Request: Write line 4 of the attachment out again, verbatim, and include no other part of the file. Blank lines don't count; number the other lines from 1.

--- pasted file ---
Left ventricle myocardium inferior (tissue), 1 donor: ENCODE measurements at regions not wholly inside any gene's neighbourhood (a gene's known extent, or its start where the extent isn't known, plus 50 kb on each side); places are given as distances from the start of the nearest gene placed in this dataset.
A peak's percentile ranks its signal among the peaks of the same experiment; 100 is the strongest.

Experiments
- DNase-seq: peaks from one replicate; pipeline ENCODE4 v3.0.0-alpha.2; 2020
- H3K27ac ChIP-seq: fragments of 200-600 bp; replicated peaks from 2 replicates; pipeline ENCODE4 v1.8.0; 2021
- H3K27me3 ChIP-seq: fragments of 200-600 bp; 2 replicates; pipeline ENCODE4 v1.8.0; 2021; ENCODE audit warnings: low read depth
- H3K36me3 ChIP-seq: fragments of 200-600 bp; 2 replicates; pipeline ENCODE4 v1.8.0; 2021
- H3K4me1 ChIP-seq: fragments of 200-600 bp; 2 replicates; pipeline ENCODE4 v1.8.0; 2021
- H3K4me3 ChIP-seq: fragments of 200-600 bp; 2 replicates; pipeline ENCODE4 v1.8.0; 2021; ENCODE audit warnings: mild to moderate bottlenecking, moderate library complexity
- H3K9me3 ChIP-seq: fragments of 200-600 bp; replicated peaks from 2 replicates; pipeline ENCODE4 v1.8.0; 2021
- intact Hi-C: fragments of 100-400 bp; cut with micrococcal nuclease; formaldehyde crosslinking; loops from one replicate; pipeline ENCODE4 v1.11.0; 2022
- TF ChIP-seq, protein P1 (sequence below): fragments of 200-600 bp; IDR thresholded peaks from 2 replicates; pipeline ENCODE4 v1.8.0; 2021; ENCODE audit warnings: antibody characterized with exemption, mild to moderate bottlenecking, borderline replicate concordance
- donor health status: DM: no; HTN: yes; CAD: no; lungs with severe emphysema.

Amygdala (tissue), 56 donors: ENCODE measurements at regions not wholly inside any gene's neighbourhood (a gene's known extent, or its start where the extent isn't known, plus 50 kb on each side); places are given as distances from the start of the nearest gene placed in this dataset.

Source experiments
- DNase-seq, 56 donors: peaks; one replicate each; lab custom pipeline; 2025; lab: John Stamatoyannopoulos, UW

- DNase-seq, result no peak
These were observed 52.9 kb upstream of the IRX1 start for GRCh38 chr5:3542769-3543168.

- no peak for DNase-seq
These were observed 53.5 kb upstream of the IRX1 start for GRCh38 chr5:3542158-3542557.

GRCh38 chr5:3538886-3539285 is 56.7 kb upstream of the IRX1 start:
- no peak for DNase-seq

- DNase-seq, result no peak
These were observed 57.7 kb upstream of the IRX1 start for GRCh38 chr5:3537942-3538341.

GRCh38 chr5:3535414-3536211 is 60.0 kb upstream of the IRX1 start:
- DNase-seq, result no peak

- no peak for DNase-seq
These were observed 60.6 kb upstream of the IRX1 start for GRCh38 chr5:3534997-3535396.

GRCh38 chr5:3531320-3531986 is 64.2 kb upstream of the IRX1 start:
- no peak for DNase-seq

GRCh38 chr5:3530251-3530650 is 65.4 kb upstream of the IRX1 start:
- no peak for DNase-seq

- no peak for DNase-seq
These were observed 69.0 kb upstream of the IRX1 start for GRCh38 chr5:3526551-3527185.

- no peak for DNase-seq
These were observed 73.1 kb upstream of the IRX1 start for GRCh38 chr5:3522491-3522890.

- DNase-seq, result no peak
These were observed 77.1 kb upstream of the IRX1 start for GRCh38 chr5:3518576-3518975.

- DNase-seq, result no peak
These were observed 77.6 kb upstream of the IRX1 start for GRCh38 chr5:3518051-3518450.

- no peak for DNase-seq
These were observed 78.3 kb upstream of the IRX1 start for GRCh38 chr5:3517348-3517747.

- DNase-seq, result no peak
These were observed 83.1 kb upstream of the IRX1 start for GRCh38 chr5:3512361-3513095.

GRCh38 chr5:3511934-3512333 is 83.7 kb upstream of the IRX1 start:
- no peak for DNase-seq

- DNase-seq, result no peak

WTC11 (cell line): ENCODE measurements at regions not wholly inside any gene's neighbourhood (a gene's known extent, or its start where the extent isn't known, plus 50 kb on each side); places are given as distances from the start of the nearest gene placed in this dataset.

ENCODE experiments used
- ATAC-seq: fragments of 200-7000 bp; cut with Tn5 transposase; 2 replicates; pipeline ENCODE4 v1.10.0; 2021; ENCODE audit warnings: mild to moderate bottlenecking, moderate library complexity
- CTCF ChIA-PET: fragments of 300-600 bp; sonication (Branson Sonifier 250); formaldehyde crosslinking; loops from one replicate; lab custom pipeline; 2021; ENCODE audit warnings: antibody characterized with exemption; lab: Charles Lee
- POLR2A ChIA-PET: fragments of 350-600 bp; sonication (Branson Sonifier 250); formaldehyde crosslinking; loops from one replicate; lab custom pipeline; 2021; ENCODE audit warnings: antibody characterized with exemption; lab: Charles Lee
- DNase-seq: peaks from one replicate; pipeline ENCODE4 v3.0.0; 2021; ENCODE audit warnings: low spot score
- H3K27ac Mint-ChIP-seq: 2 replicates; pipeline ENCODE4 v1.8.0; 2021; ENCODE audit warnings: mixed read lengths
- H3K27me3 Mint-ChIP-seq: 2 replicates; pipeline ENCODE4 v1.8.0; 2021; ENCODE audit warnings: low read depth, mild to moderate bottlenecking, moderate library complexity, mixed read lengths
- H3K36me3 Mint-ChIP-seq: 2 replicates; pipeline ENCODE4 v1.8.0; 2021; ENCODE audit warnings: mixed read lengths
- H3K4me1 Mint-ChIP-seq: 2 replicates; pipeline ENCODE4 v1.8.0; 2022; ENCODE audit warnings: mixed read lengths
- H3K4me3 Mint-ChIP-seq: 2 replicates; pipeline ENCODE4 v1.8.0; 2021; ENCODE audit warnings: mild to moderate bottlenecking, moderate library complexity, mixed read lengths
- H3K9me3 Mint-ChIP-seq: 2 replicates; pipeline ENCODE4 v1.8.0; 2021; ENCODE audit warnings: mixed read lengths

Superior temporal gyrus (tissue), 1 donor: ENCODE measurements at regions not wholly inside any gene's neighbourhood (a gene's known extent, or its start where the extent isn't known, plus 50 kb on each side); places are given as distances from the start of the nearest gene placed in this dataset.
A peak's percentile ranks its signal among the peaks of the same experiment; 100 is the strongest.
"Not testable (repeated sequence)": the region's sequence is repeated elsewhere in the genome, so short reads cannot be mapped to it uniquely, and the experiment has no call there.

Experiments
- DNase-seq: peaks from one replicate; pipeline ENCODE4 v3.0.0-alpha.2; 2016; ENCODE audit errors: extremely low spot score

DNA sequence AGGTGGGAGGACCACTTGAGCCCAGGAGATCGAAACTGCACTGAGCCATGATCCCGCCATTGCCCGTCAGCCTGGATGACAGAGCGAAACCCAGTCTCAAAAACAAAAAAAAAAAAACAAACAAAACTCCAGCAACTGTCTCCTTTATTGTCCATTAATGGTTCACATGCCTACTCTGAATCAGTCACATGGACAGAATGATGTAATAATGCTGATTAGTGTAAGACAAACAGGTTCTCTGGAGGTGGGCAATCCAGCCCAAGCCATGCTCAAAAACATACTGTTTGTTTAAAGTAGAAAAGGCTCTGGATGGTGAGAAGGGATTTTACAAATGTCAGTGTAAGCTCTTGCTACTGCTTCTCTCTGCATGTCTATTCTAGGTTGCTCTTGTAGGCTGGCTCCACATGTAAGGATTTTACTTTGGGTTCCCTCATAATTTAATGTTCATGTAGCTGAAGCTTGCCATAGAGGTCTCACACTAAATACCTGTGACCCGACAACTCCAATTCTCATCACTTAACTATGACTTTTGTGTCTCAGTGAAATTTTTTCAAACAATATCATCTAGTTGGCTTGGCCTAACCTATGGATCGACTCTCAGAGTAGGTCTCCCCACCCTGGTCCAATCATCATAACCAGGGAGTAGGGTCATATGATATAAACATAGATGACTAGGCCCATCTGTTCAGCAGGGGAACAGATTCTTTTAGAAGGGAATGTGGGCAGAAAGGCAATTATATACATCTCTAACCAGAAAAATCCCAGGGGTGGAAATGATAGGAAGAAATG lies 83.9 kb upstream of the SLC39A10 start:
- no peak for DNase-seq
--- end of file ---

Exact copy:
- DNase-seq: peaks from one replicate; pipeline ENCODE4 v3.0.0-alpha.2; 2020